12. Go See a Doctor
If none of the above treatments work or your pain is accompanied by other symptoms such as numbness, tingling, weakness, fever, or infection, you should see a doctor as soon as possible. You may have a more severe condition, such as a fracture, nerve damage, arthritis, or infection, that requires medical attention.
The pickleball elbow is an overuse injury caused by the repetitive stress of playing pickleball. It is characterized by pain, swelling, and tenderness in the elbow joint.
To fix a pickleball elbow, it is essential to rest the affected area and avoid putting any strain on the elbow. Applying ice to the area can help reduce inflammation and pain, while an over-the-counter anti-inflammatory medication may help. Stretching exercises can help strengthen the muscles around the joint and improve flexibility. Finally, wearing an elbow brace or sleeve during activity may provide additional support and protection.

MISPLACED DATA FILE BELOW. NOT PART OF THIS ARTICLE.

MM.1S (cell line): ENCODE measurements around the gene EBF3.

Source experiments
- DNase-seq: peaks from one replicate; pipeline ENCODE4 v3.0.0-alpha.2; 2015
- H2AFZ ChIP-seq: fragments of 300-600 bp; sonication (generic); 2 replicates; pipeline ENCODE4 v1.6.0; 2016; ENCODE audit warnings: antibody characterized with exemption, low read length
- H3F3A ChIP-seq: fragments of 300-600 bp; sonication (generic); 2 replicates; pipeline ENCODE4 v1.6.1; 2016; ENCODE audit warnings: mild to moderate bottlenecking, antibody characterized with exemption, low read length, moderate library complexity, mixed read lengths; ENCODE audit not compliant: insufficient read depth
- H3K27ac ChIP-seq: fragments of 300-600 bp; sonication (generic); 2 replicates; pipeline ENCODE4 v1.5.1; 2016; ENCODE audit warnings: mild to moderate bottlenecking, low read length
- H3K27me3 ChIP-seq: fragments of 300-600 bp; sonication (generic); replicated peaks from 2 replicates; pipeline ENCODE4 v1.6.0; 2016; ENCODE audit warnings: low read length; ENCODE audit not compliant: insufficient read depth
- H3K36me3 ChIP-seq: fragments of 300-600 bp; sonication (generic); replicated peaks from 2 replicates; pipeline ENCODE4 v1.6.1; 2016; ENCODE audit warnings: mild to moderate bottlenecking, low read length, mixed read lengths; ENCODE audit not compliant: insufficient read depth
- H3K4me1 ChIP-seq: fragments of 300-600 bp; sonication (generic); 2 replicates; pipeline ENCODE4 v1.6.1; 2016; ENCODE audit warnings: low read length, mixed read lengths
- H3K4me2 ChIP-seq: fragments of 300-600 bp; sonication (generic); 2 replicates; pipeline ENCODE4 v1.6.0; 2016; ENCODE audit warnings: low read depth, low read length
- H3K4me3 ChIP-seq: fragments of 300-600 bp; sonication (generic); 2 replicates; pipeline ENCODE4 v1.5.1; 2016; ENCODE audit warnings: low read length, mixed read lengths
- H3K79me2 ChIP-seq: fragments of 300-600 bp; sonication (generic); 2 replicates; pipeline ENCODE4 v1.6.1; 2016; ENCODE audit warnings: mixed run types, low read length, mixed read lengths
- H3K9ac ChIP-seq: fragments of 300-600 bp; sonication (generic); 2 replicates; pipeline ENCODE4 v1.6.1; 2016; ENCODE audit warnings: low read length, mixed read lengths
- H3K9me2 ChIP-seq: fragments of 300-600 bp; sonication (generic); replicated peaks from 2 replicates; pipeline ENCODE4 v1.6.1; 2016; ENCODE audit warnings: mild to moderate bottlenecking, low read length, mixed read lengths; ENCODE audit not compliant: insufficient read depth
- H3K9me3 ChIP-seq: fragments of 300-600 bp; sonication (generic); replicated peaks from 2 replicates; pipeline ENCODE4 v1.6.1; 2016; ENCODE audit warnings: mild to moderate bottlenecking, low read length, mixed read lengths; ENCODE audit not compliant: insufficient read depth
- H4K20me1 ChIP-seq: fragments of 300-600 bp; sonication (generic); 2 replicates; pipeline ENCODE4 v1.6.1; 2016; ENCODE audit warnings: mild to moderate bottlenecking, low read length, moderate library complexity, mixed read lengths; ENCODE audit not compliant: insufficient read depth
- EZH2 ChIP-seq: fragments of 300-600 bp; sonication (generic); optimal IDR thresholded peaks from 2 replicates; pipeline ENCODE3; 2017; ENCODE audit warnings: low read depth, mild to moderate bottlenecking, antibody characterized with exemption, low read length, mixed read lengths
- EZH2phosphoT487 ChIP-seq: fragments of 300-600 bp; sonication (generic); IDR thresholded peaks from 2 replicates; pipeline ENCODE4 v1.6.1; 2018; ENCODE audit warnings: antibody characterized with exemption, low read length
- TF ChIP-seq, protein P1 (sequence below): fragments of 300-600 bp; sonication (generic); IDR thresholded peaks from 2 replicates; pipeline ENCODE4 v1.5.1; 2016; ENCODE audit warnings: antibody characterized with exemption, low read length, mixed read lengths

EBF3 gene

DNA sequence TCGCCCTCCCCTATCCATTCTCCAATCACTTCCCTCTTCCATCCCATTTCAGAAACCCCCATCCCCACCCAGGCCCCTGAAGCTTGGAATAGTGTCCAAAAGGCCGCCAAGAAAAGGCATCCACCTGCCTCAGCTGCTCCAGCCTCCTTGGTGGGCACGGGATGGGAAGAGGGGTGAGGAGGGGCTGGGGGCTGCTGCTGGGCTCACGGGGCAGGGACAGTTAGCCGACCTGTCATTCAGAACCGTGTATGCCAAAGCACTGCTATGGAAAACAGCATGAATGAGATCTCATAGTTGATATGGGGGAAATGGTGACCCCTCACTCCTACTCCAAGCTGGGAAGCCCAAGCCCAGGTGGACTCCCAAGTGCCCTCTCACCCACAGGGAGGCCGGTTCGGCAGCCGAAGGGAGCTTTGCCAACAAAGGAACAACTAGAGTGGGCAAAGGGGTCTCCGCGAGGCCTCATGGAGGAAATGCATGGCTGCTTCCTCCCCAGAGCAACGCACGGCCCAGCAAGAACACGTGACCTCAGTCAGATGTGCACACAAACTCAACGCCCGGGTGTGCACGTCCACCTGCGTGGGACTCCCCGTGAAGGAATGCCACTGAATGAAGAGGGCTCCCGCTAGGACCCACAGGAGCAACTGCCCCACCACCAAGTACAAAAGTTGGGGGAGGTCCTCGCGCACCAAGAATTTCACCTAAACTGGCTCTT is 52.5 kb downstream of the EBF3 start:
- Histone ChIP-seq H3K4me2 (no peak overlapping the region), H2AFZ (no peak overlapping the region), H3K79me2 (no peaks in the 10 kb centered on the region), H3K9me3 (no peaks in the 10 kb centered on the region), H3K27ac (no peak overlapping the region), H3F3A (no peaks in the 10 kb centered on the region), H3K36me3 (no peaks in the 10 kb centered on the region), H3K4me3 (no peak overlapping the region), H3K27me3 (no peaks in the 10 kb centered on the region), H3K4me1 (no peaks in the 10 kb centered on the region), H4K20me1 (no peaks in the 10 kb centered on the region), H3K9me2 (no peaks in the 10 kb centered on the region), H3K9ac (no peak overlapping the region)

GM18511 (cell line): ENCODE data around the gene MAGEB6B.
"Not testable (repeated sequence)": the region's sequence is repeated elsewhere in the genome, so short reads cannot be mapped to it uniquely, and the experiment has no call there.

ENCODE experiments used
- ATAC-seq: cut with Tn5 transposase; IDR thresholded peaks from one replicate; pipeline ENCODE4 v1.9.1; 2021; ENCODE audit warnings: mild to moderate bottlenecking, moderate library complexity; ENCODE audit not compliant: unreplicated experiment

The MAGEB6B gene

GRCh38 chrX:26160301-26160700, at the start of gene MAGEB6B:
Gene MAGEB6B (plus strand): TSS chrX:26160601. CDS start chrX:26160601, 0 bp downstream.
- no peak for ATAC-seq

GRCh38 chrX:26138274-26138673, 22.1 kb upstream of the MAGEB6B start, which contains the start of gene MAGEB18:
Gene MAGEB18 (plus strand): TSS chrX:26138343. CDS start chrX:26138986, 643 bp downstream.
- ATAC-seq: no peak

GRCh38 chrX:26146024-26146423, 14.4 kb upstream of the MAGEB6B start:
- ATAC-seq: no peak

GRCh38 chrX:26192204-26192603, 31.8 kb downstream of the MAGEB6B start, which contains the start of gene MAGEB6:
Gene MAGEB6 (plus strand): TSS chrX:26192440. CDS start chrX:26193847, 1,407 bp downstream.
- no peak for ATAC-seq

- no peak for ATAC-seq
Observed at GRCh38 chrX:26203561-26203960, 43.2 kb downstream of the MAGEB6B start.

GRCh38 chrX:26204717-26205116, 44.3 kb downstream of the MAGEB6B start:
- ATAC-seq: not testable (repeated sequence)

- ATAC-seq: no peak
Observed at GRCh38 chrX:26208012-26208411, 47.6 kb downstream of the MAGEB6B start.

Tennis elbow is a condition caused by overuse of the muscles and tendons in the elbow, which can be exacerbated by playing pickleball. The repetitive motion of swinging a pickleball paddle strains those muscles and tendons, leading to inflammation and pain.
Pickleball elbow is a common injury among pickleball players, but this condition can be managed with the proper preventive and treatment measures.
By understanding the signs and causes of pickleball elbow and learning about effective treatments such as rest, icing, stretching exercises, and strength training exercises, you can reduce your risk of developing this condition.
With proper care and dedication to prevention methods, such as proper technique and warm-up before playing pickleball, you can stay safe and healthy in the game for years to come. By following the steps provided above, you can prevent and treat pickleball elbow and enjoy playing pickleball without pain.
Remember to listen to your body and take care of your elbow. Happy pickleballing!
I am a professional physiotherapist and the author of the BallSportsPro. I worked with athletes of all levels, from amateur to professional, and i helped them overcome injuries and improve their performance. I am a certified Pickleball instructor and has been playing the sport for over 10 years.